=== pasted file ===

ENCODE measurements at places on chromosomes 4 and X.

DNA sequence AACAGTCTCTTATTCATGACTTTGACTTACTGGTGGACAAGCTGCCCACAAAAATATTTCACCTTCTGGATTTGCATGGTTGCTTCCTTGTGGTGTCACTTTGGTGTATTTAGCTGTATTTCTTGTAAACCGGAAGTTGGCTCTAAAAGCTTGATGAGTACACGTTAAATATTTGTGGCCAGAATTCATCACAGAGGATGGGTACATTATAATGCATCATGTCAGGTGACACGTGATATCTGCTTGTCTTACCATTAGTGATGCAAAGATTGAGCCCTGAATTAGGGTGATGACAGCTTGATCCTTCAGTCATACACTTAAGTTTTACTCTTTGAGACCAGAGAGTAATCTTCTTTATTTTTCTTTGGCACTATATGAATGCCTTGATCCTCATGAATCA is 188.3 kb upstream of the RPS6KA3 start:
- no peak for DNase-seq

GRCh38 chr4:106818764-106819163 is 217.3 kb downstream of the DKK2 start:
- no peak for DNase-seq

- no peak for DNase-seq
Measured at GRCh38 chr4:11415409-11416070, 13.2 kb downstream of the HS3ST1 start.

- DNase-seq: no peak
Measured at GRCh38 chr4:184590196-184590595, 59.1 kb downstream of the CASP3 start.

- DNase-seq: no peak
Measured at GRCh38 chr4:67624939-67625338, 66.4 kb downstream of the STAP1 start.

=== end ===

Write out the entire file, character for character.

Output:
ENCODE measurements at places on chromosomes 4 and X.

DNA sequence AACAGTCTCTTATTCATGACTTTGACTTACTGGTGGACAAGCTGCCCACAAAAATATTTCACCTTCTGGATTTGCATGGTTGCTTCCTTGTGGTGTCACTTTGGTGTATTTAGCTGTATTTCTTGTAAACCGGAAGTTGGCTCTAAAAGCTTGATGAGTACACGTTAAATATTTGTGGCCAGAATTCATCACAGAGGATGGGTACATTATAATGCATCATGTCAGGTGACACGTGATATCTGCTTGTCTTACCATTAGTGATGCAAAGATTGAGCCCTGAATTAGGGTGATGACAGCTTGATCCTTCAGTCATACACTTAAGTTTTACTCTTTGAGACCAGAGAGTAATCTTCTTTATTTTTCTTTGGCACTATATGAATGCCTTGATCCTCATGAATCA is 188.3 kb upstream of the RPS6KA3 start:
- no peak for DNase-seq

GRCh38 chr4:106818764-106819163 is 217.3 kb downstream of the DKK2 start:
- no peak for DNase-seq

- no peak for DNase-seq
Measured at GRCh38 chr4:11415409-11416070, 13.2 kb downstream of the HS3ST1 start.

- DNase-seq: no peak
Measured at GRCh38 chr4:184590196-184590595, 59.1 kb downstream of the CASP3 start.

- DNase-seq: no peak
Measured at GRCh38 chr4:67624939-67625338, 66.4 kb downstream of the STAP1 start.